In the five plus years that I’ve been covering college basketball, I’ve never heard coaches talk about an opposing player the way they do about SMU senior point guard Nic Moore.
Jeff Lebo (East Carolina): “I’ve been doing this for a long time and I have never seen a guy with a basketball IQ like that - offensive and defensive. He has everything - he just doesn’t have size. That’s what makes him so special. I just love to watch him. He must be fun to coach.”
Kelvin Sampson (UH): “I love Moore. He’s a kid that should be really, really appreciated. He gets it. He knows how to play. It starts with their best player and they understand who that is. Their shot selection is good because they know who should take their shots - Nic Moore.”
John Beilein (Michigan): “[Moore] is a dynamo. His pace and how he sees the floor and how he runs the SMU offense beautifully - he picks his spots. He’s still a high-volume shooter and never looks like, hey, this is all about me. He really makes great decisions.”
Moore is the best player you haven’t heard much about. He has been SMU’s best player for the last three seasons, ever since he followed his head coach (Tim Jankovich) from Illinois State in order to revive the moribund SMU program. In that time, he has turned SMU into the top program in the American Athletic Conference and one of the best programs in the state of Texas, all the while racking up an extensive fan club in coaching circles. The problem from a national perspective is that things never quite broke SMU’s way, for reasons outside of Moore’s control.
In his first season, the Committee stunned everyone by keeping SMU out of the Tournament in order to punish them for a weak non-conference schedule. His second season ended in one of the most heartbreaking plays in the recent history of the Tourney - a desperation UCLA air ball that was ruled a goaltend when an SMU player went for a rebound of a shot that was wide right by several feet. This season, SMU has been paying the price for academic improprieties under Brown, as they have been banned from the Tourney despite having one of the best teams in the country.
The end result is that Moore has been performing his heroics in relative obscurity, playing for a team in a non Power 5 conference that is playing for nothing more than their pride. He’s averaging 16.1 points and 5.3 assists a game on 42.8% shooting, but the numbers don’t really do justice for the way that he dominates the action. His fingerprints are over everything that happens - he can score from any part of the floor, get his shot whenever he wants, create shots for his teammates with ease and completely control the tempo of the game.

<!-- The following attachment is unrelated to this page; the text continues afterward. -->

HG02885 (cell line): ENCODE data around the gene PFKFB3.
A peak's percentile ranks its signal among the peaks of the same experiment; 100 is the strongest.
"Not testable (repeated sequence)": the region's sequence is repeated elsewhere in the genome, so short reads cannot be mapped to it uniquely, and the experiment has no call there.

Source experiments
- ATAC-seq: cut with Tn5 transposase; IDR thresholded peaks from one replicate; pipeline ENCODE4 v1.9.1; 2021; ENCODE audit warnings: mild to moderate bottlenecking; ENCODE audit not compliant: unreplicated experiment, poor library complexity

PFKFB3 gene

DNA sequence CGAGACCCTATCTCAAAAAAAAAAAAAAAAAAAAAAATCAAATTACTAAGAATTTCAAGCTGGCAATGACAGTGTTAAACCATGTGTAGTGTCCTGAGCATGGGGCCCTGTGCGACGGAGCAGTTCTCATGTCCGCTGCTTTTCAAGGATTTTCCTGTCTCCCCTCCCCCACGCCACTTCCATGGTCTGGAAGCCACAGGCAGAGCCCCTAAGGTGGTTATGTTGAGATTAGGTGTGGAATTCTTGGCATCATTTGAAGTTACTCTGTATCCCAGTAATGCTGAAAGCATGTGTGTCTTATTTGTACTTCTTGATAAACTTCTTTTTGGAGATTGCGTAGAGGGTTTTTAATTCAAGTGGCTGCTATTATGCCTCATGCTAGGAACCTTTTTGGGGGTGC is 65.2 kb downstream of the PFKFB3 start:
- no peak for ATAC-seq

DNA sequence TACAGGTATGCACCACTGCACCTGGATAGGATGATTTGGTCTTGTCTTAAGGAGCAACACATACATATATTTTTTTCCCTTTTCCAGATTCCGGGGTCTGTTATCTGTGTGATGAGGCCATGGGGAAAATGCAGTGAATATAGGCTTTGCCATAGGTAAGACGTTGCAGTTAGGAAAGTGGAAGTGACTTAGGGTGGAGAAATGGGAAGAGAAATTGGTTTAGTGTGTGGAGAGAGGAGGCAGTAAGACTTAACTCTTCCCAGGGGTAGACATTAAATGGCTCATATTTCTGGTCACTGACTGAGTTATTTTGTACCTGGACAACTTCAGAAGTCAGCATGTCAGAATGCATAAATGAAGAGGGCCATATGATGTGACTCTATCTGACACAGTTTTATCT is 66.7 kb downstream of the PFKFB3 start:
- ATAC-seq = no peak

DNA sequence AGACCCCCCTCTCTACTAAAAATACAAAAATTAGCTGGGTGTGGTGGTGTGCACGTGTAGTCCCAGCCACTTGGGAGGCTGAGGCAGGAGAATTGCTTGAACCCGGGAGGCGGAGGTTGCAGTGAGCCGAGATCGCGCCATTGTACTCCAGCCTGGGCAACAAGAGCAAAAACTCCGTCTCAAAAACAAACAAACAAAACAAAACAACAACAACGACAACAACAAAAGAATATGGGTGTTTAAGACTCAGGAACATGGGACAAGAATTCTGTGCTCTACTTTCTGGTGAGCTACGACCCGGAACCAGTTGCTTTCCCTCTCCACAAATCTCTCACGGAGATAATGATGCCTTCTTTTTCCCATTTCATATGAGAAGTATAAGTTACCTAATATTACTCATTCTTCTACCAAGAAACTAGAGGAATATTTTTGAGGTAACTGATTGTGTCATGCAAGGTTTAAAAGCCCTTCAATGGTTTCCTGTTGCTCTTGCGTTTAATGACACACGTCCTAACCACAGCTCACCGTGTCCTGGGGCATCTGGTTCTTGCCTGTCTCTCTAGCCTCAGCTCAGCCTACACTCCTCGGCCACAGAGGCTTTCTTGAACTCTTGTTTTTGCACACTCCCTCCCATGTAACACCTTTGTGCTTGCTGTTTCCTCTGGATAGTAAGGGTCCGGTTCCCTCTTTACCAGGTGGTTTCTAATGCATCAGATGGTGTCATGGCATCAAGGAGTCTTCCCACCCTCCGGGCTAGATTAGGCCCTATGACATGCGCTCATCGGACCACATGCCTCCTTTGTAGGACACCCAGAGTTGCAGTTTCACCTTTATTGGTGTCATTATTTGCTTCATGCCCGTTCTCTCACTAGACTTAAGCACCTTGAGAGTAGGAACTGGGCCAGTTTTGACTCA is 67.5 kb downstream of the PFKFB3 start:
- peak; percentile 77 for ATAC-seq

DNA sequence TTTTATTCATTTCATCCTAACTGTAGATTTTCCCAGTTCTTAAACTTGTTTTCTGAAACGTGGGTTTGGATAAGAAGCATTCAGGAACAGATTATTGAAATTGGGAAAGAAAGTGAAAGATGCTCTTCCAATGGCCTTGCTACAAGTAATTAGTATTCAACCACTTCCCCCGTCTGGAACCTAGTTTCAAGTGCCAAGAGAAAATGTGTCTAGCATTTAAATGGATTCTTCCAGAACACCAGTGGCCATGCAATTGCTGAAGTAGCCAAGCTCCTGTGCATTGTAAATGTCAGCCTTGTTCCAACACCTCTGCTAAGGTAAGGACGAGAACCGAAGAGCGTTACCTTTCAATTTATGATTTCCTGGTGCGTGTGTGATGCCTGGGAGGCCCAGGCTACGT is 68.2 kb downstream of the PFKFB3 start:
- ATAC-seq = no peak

Moore is about as good a basketball player as anyone who is rather generously listed at 5’9 170 can be. A guy with his size had better be extremely fast (which he is), have an extremely high basketball IQ (which he has) and not have any holes in his game (which he doesn’t). Moore has made the most out of his physical limitations, maximizing every part of his game and leaving nothing on the table. He’s able to consistently dominate opponents who tower over him and get around them like they aren’t even there. Moore is so good that you walk into every game expecting David to knock off Goliath.
The obvious question when watching him is whether he will be able to translate his act into the NBA. It won’t be easy. For every Isaiah Thomas or JJ Barea who have managed to turn traditional thinking about size on its head, there are a dozen guys like Shane Larkin, who was the ACC Player of the Year as a sophomore at Miami before embarking on what has been an incredibly disappointing career at the NBA level, at least so far.
The challenges of being a sub-5’10 player at the highest levels of professional basketball are pretty obvious. Playing effective defense starts with being longer and more athletic than the guys you are guarding and that’s something no one will be able to say about guys like Moore, Thomas and Barea. The defense is pretty much baked into the cake - they have to be so good on offense that it doesn’t matter that opposing players can shoot over them like chairs and that their only hope of making a stop is flailing their arms wildly and throwing themselves to the ground.
What separates Barea and Thomas from Larkin is that they are super aggressive players who look to (and are able to) score every time they touch the ball. If you are going to give up a lot of points on defense, you had better be able to get them back the other way just as quickly. Larkin’s jumper hasn’t translated from the NCAA level to the NBA and he still struggles to balance looking for his shot and trying to set up his teammates. He’s more of a traditional PG than Barea and Thomas and that could be one of Moore’s biggest hurdles when he tries to play in the NBA.
The odds of him being drafted aren’t very high. Thomas was the last pick in the second round while Barea went undrafted entirely. However, according to several NBA executives whom I have spoken too, Moore will get a shot at the next level. He’ll play on a summer league team and he’ll be invited to a training camp. From there, it will be a matter of impressing the coaching staff enough with his offense and his ability to be productive in a limited amount of time to make up the concerns they will have with his defense.
It’s obviously much easier for a guy with Moore’s oddball physical characteristics to dominate at the NCAA level, which is what makes SMU’s postseason ban so unfortunate. This is a guy who could have gone on a Shabazz Napier like run through March - Moore actually got the best of Napier in their two regular season meetings in 2014. Instead, he’ll have to wait until he gets to the NBA to show a national audience what he can do. As one Western Conference scout recently told me, the biggest thing to like about him is that he’s got a big pair of balls.